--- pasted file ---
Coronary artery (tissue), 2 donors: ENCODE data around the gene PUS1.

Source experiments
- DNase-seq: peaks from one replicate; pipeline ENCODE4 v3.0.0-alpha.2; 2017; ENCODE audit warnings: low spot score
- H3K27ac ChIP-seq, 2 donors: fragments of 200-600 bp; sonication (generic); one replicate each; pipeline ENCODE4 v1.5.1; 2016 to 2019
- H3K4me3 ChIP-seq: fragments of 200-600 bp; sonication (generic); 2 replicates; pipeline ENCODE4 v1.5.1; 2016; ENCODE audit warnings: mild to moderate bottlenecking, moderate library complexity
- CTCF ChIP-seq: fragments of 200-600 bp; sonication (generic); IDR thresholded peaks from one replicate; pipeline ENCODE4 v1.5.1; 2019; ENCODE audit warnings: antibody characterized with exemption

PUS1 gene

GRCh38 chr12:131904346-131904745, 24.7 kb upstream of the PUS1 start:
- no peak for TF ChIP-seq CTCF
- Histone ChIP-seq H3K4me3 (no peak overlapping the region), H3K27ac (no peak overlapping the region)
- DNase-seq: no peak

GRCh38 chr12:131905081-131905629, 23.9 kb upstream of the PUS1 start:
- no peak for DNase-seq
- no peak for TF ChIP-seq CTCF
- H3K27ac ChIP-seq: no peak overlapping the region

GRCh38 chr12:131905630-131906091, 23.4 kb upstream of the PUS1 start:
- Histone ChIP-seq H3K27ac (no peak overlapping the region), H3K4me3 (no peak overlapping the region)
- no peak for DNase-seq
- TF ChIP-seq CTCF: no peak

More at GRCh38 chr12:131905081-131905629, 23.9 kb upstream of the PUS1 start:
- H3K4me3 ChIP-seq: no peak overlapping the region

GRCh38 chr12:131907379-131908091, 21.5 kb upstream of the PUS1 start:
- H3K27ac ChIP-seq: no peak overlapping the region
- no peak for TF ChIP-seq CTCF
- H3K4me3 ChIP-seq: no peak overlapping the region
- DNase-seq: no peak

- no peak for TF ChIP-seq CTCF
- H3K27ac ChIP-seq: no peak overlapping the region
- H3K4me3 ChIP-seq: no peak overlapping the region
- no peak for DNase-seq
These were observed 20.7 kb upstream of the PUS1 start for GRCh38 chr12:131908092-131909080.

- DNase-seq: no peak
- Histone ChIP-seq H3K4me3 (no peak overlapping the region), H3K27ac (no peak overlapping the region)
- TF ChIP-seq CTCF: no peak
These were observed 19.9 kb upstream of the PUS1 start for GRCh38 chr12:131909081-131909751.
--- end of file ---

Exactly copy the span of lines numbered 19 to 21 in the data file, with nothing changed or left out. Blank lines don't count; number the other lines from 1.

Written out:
- TF ChIP-seq CTCF: no peak

More at GRCh38 chr12:131905081-131905629, 23.9 kb upstream of the PUS1 start:
- H3K4me3 ChIP-seq: no peak overlapping the region